Novel HIV IL-4R antagonist vaccine strategy can induce both high avidity CD8 T and B cell immunity with greater protective efficacy
Jackson, R.J., Worley, M., Trivedi, S. et al.
We have established that the efficacy of a heterologous poxvirus vectored HIV vaccine, fowlpox virus (FPV)-HIV gag/pol prime followed by attenuated vaccinia virus (VV)-HIV gag/pol booster immunisation, is strongly influenced by the cytokine milieu at the priming vaccination site, with endogenous IL-13 detrimental to the quality of the HIV specific CD8+ T cell response induced. We have now developed a novel HIV vaccine that co-expresses a C-terminal deletion mutant of the mouse IL-4, deleted for the essential tyrosine (Y119) required for signalling. In our vaccine system, the mutant IL-4C118 can bind to IL-4 type I and II receptors with high affinity, and transiently prevent the signalling of both IL-4 and IL-13 at the vaccination site. When this IL-4C118 adjuvanted vaccine was used in an intranasal rFPV/intramuscular rVV prime-boost immunisation strategy, greatly enhanced mucosal/systemic HIV specific CD8+ T cells with higher functional avidity, expressing IFN-γ, TNF-α and IL-2 and greater protective efficacy were detected. Surprisingly, the IL-4C118 adjuvanted vaccines also induced robust long-lived HIV gag-specific serum antibody responses, specifically IgG1 and IgG2a. The p55-gag IgG2a responses induced were of a higher magnitude relative to the IL-13Rα2 adjuvant vaccine. More interestingly, our recently tested IL-13Rα2 adjuvanted vaccine which only inhibited IL-13 activity, even though induced excellent high avidity HIV-specific CD8+ T cells, had a detrimental impact on the induction of gag-specific IgG2a antibody immunity. Our observations suggest that (i) IL-4 cell-signalling in the absence of IL-13 retarded gag-specific antibody isotype class switching, or (ii) IL-13Rα2 signalling was involved in inducing good gag-specific B cell immunity. Thus, we believe our novel IL-4R antagonist adjuvant strategy offers great promise not only for HIV-1 vaccines, but also against a range of chronic infections where sustained high quality mucosal and systemic T and B cell immunity are required for protection.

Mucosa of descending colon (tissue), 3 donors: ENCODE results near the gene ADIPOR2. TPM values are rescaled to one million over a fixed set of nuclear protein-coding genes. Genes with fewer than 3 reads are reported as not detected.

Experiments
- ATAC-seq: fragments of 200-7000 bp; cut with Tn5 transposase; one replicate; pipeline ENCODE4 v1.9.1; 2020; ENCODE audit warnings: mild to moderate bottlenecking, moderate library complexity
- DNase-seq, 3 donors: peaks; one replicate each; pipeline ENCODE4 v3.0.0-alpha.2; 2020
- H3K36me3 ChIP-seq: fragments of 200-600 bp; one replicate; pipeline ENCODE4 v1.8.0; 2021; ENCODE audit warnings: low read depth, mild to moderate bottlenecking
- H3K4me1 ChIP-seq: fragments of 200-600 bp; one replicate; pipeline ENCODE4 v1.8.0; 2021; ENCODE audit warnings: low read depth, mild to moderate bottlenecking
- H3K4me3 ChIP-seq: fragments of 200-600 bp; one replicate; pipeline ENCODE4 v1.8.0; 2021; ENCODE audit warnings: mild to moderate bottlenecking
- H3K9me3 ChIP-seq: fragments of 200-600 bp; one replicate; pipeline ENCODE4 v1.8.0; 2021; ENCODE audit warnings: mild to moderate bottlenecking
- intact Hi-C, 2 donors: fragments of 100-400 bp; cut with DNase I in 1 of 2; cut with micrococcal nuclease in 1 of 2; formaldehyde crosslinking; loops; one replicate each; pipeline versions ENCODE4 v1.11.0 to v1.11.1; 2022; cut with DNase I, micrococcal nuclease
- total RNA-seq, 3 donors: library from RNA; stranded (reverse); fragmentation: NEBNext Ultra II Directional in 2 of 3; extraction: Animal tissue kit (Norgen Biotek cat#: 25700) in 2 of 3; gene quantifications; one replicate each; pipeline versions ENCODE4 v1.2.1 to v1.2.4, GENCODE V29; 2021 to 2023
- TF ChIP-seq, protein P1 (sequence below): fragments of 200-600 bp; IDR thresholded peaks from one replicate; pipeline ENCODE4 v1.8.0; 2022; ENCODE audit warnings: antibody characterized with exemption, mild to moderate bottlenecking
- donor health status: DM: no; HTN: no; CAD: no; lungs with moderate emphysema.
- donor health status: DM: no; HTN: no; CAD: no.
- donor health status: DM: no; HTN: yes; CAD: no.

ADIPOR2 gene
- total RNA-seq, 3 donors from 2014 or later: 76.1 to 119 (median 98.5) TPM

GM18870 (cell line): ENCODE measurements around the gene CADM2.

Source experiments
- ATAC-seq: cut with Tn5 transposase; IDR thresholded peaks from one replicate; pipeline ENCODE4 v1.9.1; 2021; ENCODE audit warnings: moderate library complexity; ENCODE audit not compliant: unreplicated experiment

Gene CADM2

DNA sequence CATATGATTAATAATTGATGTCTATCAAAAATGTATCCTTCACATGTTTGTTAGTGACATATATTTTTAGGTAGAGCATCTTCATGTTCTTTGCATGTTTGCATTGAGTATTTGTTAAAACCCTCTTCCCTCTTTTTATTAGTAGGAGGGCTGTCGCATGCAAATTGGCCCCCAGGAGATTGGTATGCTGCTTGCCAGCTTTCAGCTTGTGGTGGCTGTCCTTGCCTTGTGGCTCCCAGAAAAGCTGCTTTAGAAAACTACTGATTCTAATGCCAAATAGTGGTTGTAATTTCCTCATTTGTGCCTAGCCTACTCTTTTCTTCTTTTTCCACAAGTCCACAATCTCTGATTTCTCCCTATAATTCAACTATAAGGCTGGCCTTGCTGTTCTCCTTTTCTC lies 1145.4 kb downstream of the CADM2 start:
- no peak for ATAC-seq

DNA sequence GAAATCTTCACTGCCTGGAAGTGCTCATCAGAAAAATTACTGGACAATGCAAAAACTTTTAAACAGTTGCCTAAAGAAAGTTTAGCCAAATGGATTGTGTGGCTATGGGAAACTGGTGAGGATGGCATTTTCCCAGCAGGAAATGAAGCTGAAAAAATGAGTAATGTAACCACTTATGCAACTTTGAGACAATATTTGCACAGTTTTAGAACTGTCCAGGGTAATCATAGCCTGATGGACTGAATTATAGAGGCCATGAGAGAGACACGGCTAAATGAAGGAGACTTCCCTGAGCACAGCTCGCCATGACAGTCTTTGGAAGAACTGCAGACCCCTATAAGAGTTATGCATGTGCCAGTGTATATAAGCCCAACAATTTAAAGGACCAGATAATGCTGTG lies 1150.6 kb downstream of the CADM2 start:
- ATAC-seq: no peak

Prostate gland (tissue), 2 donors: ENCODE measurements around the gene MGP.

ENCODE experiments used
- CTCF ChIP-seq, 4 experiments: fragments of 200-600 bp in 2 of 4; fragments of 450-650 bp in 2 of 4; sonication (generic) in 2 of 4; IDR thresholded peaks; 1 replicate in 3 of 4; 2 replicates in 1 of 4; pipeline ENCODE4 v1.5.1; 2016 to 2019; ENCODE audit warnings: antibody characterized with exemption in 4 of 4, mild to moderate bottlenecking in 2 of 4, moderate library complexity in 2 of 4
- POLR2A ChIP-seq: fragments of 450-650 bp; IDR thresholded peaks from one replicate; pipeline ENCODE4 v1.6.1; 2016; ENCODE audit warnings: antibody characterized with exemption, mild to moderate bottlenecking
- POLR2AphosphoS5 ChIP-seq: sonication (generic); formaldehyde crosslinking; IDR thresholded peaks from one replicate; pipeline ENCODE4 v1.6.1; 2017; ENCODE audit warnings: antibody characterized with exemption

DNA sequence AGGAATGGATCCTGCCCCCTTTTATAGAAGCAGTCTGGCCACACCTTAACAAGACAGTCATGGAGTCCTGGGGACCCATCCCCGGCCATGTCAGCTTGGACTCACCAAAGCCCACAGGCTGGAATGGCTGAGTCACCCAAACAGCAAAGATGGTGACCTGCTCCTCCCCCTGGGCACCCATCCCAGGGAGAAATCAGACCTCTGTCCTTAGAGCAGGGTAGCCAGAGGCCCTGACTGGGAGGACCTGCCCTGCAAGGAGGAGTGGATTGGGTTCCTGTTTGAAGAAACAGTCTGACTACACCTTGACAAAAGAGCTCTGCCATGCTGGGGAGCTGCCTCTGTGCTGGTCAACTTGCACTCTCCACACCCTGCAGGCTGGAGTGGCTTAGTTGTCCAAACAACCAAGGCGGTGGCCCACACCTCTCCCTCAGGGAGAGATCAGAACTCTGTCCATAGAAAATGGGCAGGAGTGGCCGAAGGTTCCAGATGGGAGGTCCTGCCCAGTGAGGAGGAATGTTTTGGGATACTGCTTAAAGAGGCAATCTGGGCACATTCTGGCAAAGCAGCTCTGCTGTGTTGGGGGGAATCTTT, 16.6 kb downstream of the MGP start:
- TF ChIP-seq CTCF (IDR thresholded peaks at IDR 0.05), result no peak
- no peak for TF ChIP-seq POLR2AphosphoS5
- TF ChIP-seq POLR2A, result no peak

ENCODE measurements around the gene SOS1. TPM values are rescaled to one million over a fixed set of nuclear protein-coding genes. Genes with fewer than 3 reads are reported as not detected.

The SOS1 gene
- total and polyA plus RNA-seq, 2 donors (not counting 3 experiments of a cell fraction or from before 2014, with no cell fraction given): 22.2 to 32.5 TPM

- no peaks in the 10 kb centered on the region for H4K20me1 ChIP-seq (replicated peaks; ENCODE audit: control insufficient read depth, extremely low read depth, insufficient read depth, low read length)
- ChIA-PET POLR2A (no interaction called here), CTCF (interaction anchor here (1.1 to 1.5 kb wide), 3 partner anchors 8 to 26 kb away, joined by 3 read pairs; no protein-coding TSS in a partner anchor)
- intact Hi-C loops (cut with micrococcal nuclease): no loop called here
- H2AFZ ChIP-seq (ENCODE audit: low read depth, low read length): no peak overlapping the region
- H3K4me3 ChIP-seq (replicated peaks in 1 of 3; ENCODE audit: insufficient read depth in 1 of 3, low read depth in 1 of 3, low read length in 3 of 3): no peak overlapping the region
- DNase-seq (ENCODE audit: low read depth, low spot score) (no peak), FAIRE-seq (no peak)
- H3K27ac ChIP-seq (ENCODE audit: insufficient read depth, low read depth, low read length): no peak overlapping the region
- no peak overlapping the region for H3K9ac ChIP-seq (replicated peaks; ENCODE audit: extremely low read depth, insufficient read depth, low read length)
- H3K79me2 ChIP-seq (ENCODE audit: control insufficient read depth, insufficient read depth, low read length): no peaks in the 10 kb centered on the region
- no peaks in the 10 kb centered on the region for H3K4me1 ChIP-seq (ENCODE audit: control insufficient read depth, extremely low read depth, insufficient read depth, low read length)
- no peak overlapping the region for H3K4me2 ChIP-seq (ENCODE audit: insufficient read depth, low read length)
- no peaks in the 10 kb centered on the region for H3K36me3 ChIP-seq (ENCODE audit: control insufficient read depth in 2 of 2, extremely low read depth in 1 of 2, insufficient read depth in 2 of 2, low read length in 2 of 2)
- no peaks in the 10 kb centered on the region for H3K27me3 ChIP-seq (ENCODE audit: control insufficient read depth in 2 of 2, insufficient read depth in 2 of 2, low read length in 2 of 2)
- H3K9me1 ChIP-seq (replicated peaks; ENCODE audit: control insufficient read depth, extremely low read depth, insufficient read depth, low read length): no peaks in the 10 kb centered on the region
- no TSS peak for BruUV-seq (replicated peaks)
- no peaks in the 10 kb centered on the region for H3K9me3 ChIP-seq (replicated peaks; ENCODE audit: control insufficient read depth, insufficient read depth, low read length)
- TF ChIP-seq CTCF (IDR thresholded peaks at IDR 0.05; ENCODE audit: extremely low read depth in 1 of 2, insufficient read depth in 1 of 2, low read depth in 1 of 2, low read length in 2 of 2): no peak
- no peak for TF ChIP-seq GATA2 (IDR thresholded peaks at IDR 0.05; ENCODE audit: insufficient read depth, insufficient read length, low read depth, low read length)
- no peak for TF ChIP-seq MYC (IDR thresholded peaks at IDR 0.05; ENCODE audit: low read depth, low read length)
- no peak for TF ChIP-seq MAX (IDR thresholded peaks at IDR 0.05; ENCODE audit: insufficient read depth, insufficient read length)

Jackson, R.J., Worley, M., Trivedi, S. et al. "Novel HIV IL-4R antagonist vaccine strategy can induce both high avidity CD8 T and B cell immunity with greater protective efficacy" Vaccine (2014): 5,703–14